I enjoyed John Michael McDonagh’s previous film The Guard, so I was intrigued by what looked like a more ambitious follow-up, also starring the effortlessly sympathetic Brendan Gleeson. Ambitious perhaps doesn’t do it justice, as this film widens its scope to not just encompass the minutiae of its own plot but to try and address the state of the nation in Ireland itself, and maybe even wider themes than that. It’s essentially an examination of the recent child abuse scandals within the Catholic church, as well as the financial crisis and other catastrophes, but seen through the eyes of a good priest, and viewed with intelligent humour and remarkable sensitivity.

In what ends up feeling like a sort of revisionist High Noon, the plot hinges around Gleeson being told in the confessional booth that he is going to be killed in one week, as revenge for the Catholic church’s coverup of the rampant sexual abuse of children, under the pretext that killing an honourable priest (rather than a corrupt one) would damage the church more. So he spends a week visiting the various locals, coming to terms with his own faith and the differing attitudes of those around him as well as his own daughter, before confronting his destiny with bravery and grace. All of this is anchored by a towering central performance from Gleeson, the sort of turn the film needs to succeed.

It’s a darkly humorous, thoughtful movie, that might be constructed in a somewhat synthetic style but is still shot through with humanity and compassion. It manages to somehow brutally attack the Catholic church while simultaneously making a decent case for its continued existence, which is no small feat. And it’s also a deeply reflective thought piece on the nature of forgiveness – in terms of when it should and shouldn’t be appropriate. The impact of its final moments is debatable – what might seem trite and flat for some could well be transcendent and profound for others. Any film that provokes that kind of discussion is worth spending time with.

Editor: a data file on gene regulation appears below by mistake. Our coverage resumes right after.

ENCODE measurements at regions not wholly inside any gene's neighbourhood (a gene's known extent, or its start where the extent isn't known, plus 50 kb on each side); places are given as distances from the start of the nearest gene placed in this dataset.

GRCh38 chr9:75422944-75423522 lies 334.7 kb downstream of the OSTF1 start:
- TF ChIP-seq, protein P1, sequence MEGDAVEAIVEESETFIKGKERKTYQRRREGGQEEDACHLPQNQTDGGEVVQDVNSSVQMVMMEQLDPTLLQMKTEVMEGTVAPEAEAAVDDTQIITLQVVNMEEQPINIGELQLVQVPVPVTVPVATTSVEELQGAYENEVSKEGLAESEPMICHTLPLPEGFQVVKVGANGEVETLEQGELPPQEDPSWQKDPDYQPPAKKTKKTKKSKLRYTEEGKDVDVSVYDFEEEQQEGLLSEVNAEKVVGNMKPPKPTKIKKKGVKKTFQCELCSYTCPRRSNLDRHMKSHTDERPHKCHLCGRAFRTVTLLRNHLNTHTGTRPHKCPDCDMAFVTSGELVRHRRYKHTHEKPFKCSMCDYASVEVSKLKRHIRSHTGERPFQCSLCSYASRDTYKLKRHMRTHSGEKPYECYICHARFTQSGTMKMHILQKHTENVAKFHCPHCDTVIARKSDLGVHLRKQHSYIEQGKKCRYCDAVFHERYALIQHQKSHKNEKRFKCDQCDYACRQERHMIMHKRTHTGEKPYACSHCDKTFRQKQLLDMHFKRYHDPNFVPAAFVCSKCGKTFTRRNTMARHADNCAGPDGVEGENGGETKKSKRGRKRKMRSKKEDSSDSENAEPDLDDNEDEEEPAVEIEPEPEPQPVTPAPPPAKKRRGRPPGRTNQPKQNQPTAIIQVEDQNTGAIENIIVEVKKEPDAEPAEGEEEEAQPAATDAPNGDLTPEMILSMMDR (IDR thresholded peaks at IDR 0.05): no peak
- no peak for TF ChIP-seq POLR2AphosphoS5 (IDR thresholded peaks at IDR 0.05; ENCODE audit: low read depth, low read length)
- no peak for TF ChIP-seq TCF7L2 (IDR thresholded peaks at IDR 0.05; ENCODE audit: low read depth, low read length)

Tackling the issue of child sex abuse within the Catholic church...8
...while still managing to be thoughtful, respectful and even sensitively funny9
Brendan Gleeson finally given a lead role worthy of his talents9
The closing moments which attempt something profound7
Provoking a necessary discussion about forgiveness9
Bechdel Test Passes
  • Features more than one named female character
  • The female characters talk to each other
Bechdel Test Failures
  • They only talk about men
8Overall Score

Leave a Reply

Your email address will not be published.